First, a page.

Sprint has been marketing push-to-talk functionality (a walkie-talkie style function that's popular with business users) since long before Android came into being. Though the feature isn't nearly as common as it once was, Sprint seems ready to keep it going with an update to the official Android app. The Direct Connect service is now compatible with a handful of new phones, most notably headliners like the Galaxy S4, Galaxy Note 3, and LG G2.
If the Internet had a pantheon of deities, Linux kernel creator Linus Torvalds would surely be among them, with a big white beard and a laurel wreath. Torvalds has been a vocal detractor of corporations that don't offer support for Linux, including an especially expressive denouncement of NVIDIA back in 2012. But yesterday, Torvalds gave NVIDIA a thumbs-up - which is two whole fingers away from his previous gesture - for posting an early open-source driver for the Tegra K1.
As you've doubtless heard by now, Lenovo is buying Motorola. Which means Google is selling Motorola. Which means some people are, understandably, upset. The future is uncertain for Moto - the company lost nearly $400 million last quarter, and that number is the worst yet under Google's leadership, despite slashing 80% of the Motorola workforce since Google acquired the company in 2011.
Undoubtedly, Lenovo's leadership will bring some changes at Motorola.
Here's a refreshing change of pace for Android users eager to get their over-the-air updates. According to this Sprint support page, the Android 4.4 update for the HTC One is available for customers right now. But strangely, it's not going out in the usual method - users will need to initiate a manual update request in order to pull it down. If you're an Android regular, you know how this goes: check the About Phone section of the Settings menu to see if there's an update available.
Sony has a solid track record when it comes to quickly making open source kernel files available to the public. The company released them for the T-Mobile exclusive Xperia Z1s last week on the same day that the handset launched in stores. Now Sony is following through with the Xperia Z1 Compact just after launching the phone in Europe.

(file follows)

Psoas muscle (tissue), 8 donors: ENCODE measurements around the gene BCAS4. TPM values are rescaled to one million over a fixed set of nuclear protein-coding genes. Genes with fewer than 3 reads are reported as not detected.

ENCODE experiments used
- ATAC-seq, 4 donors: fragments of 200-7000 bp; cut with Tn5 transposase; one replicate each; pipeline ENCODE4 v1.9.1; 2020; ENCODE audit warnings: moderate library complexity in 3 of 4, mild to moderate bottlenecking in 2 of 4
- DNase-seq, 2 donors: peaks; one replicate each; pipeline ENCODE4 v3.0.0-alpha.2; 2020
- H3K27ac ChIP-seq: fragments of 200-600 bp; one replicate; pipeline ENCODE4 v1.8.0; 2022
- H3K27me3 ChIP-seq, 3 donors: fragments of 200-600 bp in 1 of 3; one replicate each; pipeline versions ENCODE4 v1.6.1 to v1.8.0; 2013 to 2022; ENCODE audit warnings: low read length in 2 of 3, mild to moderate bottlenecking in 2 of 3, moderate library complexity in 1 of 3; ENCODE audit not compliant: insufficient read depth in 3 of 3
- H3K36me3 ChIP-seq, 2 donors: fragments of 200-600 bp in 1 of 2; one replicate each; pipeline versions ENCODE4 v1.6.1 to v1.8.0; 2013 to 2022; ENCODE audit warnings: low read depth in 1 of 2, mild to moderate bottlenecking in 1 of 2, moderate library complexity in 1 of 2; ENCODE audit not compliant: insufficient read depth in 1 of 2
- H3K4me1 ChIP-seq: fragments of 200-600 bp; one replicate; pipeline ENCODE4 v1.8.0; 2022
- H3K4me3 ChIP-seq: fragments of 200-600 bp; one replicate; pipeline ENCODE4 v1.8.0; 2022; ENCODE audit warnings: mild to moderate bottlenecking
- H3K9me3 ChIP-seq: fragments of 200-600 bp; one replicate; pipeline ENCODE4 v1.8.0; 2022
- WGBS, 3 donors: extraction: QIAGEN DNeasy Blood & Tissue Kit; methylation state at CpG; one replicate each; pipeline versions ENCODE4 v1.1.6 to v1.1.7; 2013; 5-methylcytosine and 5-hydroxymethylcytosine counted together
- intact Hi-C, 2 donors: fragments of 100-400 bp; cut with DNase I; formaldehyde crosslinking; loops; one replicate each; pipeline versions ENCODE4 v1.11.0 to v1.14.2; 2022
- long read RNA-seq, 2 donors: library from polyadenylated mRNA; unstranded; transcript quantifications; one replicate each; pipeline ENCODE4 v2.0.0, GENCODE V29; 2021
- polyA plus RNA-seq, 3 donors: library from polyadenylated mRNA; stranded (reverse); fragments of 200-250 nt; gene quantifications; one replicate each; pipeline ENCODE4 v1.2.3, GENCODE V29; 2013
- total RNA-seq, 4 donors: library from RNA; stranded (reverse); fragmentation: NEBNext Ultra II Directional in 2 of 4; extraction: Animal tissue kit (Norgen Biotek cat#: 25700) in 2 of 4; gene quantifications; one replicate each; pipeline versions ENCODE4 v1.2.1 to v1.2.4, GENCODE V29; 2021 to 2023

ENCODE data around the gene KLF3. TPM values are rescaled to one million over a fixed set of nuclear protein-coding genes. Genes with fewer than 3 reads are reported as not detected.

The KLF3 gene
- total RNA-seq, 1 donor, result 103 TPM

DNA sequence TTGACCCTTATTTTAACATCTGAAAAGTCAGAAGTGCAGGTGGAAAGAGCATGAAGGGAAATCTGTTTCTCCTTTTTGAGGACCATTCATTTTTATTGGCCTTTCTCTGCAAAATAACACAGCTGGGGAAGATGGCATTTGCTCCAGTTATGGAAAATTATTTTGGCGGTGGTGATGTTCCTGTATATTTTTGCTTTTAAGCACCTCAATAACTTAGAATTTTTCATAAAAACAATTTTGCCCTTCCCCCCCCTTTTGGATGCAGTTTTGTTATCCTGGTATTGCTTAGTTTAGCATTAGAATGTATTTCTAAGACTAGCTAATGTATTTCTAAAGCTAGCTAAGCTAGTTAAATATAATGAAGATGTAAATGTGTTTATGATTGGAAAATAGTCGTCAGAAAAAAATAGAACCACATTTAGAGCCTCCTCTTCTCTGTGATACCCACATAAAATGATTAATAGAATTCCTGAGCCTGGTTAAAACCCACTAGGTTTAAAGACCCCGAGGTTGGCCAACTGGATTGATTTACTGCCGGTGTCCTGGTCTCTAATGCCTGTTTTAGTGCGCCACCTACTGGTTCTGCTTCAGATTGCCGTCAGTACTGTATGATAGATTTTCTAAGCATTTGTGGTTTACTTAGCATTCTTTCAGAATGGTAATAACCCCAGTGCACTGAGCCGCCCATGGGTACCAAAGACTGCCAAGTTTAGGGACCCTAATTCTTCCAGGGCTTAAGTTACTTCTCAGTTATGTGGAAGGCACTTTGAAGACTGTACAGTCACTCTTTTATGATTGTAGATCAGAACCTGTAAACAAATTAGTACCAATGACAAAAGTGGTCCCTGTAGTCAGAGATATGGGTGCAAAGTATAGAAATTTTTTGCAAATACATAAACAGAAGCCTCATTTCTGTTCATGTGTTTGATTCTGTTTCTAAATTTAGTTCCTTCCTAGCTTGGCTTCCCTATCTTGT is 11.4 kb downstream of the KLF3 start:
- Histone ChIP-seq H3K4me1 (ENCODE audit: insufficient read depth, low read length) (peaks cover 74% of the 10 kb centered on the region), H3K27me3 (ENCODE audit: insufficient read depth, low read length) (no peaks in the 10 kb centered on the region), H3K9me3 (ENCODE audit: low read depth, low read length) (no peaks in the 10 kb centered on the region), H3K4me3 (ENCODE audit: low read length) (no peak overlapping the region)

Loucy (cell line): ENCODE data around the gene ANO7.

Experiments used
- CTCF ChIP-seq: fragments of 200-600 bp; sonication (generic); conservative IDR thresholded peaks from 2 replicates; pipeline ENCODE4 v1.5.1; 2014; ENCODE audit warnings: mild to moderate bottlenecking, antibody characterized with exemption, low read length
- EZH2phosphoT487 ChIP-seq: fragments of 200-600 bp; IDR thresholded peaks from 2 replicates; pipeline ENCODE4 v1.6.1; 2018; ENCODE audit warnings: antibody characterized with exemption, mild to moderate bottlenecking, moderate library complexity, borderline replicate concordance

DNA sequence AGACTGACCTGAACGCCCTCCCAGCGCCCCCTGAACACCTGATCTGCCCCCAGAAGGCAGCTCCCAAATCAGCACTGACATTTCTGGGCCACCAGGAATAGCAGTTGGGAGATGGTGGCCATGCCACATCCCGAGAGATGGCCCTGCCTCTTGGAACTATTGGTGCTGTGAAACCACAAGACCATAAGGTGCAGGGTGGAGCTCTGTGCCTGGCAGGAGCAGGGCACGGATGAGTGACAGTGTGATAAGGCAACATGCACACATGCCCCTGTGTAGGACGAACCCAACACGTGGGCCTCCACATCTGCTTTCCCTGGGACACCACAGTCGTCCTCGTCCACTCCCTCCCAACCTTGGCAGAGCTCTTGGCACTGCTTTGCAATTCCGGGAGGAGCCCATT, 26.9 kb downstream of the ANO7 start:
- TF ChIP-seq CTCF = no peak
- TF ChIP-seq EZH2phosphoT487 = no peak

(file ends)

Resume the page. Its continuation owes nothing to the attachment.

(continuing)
These files are what developers need to make the custom ROMs many of us can't get enough of.
Like most OEMs, HTC likes to lock down the devices it sells to the general public, but maybe you like a little more freedom. That means an exploit is required to get s-off status. The new Firewater S-Off tool can manage that for any (or at least very nearly any) HTC device, even newer HTC One phones.
The tool comes courtesy of developers beaups and fuses, and it's completely free for personal use.
There are definitely some problems with the Ouya even after all these months, but that's mostly because of the hardware. In the absence of a true hardware revision the company is making a few minor alterations. A new version of the Ouya is now available for sale with more storage, an updated controller, and a totally brutal all black color.
Sony is continuing to mimic Motorola by adding its apps and services to Google Play. This time it's the new Xperia Transfer Mobile app, which seems a lot like Motorola Migrate. Who knows... maybe Sony is going to sell itself to Lenovo any day now.
Samsung hasn't made a big fuss about it yet, but the long-rumored Galaxy Note 3 Neo is now official. The device, which is a more modestly specced version of the Note 3, has popped up on Samsung's Polish site with all the pictures and data points you could ever want.
There are two versions of the Note 3 Neo, one with LTE and a hexa-core ARM chip, and another with 3G and a quad-core processor.